Grr, argh, shielding!

So, after getting my Schecter and looking into various and sundry p-bass instruments, I came across a Charvel Pro-Mod San Dimas PJ bass at a really great price. I did some looking into it and with Xmas bonus in hand, I got hit by GAS pretty hard. I know that @Wombat-metal had extolled the San Dimas basses pretty hard a while back, but I wasn’t ready to hear it yet… had to get through my process, you know? :smiley:

Anyway, I picked it up, hoping against hope that it would not be one of the poorly shielded San Dimas basses (based on what I read pre-purchase, and from what I’ve seen in my own experience, shielding out of the Fender Mexico factory is pretty sub-standard). Turns out, it was.

I expected this, Low End Lobster had done a couple of videos on it, and there were numerous threads on various forums about it. And of course, my luck is that if a bass is going to have a shielding or grounding problem, it’ll be mine.

Anyway, at first, I followed Lobster’s advice and shielded it with tape like he shows in his video. For some reason, that didn’t work. So, I pulled all the tape and used conductive paint like I do with all my poorly shielded basses. That worked.

Here’s the crux of this post: every time I try to shield a bass with tape, it fails. Every time I try to shield a bass with paint, it succeeds. Does anyone else have this problem? The process is the same… cover the cavities with tape, run wires from the cavities to ground; paint the cavities, run wires from the cavities to ground. But it never seems to work for me with tape. Am I alone in this?


Not all conductive tape has electrically conductive adhesive. No way to really know without testing continuity everywhere in the body


Are you shielding all the way up to the body? It should work the same way. I like the paint methods more because it’s looks better and take much less time to apply but you need time to dry, lol. I use StewMac paint and I apply thick enough coat and only do it once, then i use the floor fan to blow it, much faster.


Yup, all the way up. And in the case of the electronics cavity or pickguards, a bit over as well, to ensure that the paint connects with the shielding tape on the back of the cavity cover/pickguard.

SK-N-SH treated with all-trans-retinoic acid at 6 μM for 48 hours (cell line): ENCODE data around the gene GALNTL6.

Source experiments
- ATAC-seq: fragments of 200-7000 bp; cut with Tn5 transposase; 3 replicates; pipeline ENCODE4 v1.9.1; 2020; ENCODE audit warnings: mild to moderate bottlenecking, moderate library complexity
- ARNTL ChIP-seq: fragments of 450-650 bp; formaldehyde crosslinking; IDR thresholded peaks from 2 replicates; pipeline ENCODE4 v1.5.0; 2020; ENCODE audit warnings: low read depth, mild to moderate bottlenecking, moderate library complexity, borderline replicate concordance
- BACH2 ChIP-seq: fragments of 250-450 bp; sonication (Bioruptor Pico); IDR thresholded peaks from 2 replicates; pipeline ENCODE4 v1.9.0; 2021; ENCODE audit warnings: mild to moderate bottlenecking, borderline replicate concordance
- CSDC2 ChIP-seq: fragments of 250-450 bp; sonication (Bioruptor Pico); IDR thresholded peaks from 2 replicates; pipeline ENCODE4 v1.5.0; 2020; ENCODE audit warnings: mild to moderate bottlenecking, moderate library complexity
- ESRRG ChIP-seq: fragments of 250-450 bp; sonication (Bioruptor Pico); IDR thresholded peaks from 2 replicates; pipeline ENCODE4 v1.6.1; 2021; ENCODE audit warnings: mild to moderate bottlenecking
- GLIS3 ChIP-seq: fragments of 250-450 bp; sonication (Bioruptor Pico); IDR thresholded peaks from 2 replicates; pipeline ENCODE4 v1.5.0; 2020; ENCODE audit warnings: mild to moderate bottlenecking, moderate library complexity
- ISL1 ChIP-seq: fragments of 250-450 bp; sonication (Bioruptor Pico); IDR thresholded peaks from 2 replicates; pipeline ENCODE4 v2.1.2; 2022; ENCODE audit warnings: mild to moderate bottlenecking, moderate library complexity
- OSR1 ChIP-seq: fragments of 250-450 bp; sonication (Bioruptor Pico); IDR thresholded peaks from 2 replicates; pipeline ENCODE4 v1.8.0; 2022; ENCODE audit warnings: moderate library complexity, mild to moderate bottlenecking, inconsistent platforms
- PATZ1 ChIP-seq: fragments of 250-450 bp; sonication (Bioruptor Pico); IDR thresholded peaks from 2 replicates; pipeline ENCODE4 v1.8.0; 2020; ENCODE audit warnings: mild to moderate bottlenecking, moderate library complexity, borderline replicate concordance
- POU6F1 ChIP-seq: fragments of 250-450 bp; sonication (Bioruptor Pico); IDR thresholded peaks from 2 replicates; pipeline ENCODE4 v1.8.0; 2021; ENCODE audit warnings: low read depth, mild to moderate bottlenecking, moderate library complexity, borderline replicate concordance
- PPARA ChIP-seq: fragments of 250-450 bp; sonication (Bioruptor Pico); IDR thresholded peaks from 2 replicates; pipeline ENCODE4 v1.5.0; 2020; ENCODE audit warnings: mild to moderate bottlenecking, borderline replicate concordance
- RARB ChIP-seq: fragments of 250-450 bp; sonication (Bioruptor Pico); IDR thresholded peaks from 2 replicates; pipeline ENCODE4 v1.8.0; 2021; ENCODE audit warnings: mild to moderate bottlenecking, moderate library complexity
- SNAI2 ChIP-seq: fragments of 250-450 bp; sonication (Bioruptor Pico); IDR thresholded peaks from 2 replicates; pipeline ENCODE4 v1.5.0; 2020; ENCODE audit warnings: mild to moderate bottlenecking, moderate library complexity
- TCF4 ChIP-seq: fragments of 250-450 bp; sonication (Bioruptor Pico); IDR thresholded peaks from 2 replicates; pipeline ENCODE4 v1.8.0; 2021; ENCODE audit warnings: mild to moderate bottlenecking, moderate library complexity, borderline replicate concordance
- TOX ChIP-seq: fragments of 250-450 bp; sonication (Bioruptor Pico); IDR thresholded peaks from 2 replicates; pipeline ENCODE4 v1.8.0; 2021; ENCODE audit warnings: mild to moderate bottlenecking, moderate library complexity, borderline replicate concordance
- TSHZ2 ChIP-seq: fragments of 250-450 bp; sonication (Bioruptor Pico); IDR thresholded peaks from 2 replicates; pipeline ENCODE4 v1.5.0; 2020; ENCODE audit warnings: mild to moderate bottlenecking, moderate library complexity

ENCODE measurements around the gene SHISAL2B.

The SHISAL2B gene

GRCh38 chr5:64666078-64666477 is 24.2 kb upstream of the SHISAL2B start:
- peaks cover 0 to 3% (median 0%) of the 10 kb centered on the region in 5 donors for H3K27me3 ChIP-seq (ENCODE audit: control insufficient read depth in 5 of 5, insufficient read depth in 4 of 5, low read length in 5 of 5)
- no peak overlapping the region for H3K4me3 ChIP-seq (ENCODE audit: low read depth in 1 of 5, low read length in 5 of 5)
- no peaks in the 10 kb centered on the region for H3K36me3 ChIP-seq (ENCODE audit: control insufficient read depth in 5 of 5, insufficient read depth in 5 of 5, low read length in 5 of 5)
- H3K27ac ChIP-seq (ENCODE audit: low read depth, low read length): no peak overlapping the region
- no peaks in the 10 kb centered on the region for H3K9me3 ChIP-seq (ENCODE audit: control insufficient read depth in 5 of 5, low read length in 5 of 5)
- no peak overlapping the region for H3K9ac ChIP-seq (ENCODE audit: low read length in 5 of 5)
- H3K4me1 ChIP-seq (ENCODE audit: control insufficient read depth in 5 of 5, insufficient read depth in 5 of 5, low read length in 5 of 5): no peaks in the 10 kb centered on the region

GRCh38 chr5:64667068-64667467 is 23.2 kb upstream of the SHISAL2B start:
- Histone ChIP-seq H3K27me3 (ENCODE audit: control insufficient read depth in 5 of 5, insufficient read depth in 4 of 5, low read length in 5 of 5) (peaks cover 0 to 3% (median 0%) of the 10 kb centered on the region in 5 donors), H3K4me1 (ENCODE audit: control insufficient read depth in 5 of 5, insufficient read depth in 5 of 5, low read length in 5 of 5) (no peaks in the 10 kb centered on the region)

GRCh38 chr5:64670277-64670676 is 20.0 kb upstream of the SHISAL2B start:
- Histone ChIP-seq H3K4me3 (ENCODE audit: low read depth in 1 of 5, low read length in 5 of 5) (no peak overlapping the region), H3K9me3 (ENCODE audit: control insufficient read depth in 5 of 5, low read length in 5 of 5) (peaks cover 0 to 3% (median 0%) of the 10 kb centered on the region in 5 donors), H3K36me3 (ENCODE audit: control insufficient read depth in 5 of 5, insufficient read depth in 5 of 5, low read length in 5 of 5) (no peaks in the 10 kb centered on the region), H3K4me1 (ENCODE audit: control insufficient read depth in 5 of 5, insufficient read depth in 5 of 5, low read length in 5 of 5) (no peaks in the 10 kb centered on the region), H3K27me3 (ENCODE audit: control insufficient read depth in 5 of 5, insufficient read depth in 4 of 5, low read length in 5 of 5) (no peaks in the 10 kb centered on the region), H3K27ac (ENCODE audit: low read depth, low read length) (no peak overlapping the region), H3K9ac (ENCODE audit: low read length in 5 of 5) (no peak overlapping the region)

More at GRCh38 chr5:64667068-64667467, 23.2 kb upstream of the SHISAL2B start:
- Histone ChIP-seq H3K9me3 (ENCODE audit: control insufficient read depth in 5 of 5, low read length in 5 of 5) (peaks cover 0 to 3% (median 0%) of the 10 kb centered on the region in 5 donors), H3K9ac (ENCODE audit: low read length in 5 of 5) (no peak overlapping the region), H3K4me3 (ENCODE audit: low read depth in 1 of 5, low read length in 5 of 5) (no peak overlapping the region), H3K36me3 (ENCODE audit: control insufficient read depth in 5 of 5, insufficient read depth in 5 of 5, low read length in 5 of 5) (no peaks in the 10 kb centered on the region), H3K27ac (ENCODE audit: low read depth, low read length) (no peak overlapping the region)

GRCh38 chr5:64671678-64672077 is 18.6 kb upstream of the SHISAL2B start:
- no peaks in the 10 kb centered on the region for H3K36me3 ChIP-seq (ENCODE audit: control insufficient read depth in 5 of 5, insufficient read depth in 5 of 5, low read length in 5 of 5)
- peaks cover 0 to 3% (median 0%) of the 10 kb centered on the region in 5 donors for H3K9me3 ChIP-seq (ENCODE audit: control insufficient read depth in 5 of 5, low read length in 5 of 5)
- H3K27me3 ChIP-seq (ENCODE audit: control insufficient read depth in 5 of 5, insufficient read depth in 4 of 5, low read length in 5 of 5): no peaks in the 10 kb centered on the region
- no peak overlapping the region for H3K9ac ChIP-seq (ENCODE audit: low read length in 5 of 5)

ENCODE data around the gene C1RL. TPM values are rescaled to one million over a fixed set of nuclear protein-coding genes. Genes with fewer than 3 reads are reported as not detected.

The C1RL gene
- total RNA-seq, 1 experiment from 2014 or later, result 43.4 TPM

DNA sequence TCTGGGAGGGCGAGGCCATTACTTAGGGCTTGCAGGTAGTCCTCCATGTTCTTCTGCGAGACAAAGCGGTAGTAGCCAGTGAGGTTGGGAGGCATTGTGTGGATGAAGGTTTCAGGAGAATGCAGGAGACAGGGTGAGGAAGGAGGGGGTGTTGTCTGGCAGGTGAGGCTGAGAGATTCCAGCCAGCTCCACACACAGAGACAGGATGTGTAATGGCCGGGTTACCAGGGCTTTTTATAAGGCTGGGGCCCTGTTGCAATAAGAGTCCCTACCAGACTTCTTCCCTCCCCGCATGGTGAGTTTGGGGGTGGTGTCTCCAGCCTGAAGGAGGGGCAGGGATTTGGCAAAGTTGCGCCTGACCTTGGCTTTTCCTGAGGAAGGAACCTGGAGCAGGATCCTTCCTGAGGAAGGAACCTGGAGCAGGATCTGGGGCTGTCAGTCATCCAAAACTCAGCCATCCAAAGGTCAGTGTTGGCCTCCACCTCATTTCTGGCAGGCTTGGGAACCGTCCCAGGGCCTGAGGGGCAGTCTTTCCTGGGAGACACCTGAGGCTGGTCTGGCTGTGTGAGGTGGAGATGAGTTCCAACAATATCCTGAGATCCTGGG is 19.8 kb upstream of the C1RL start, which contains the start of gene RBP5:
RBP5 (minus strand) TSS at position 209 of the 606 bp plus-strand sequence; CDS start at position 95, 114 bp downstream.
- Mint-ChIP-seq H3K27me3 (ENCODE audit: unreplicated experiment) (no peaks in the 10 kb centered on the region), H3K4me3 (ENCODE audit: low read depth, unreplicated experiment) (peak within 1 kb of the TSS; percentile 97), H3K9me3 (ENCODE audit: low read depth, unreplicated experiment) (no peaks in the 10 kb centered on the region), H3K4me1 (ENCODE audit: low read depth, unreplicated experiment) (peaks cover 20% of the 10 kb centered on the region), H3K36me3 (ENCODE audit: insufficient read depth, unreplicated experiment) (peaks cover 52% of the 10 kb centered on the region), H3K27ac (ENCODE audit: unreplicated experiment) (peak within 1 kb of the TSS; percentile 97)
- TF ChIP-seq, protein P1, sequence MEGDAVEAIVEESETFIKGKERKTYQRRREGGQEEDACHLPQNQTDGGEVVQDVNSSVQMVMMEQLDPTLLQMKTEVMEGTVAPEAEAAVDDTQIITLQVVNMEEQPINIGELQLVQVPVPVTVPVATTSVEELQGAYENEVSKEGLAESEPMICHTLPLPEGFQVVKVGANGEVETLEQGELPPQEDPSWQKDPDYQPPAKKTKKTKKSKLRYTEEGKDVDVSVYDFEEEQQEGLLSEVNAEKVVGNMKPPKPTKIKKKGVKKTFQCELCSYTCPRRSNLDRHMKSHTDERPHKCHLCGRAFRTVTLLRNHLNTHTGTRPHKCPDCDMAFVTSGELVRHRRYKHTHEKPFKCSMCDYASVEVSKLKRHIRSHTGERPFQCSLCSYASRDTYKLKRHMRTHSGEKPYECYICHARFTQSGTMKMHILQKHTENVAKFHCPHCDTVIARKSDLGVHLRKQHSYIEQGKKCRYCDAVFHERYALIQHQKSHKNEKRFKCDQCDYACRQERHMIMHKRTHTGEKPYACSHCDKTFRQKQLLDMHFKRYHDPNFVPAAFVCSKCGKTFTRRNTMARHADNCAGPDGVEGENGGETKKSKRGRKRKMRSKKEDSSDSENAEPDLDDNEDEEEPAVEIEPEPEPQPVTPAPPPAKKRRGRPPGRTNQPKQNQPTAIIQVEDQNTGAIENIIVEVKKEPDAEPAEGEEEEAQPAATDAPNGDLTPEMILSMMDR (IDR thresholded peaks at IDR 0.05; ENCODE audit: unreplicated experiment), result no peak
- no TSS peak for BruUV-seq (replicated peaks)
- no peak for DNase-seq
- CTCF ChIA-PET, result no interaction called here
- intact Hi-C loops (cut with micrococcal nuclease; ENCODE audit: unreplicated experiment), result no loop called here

I completely agree. The new bass is black, so that gold tape looked like shite. The black shielding paint is unnoticeable, and therefore, much better looking.

That’s what I have too. Good stuff. I generally go 2-3 coats, but I do coat thickly as well.

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This. I’ve never done it myself, but I’ve seen a video once where they’d use a knife or scissors to make a few holes in each overlapping piece of tape, in such a way that the conductive side of the outer layer makes contact with the conductive side of the inner layer. You should be able to check if this is necessary by testing for continuity between the layers using a multimeter.


I bet that’s the problem. I bet my tape doesn’t have conductive adhesive. =/

That’s an awesome idea. I wish I’d have known about it before trying to shield a buttload of basses without it, only to rip the tape out and paint it instead. :smiley:

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Found the video I was talking about:

Edit: this is a good one as well:


Wow, he taped the shit out of that Jag.


♫♪ It’s Christmas time, everything is shitty! ♪♫



It’s the classic children’s game: Paint, Tape, Peace Sign. Maybe you didn’t play that growing up @timsgeekery


You can also use solder if your tape doesn’t have conductive adhesive to create continuity.


Is there any actual reason to use tape instead of paint? Paint seems cheaper, easier, and better in general.

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Paint works really well, but I’ve had a lot of luck with conductive copper tape - that being said, i also bond the bridge ground wire to the copper shielding tape. I dont know that makes a difference, but if we are bonding to block and shield from outside interference, it seems antithetical not to.

As an aside to this, since the copper shielding tape is conductive, i also put a single layer of painters tape over the copper in the cavity. It would probably never happen, but if a pot came loose and spun in the cavity, it doesn’t contact the shielding and ground itself out.

There are a lot of truly sharp people here with a lot of experience and good advice-so my method is by no means the only one. It’s just 2 cents from an electrician. An electronics tech may have a completely different take on it.

So, for me? Paint is messy. Tape is more time consuming. Paint smells bad. Tape is annoying to form around inside corners.
Which is better? Depends.

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Absolutely not. Tape is such a hassle, doesn’t stick as well to dust, and both will outlive you

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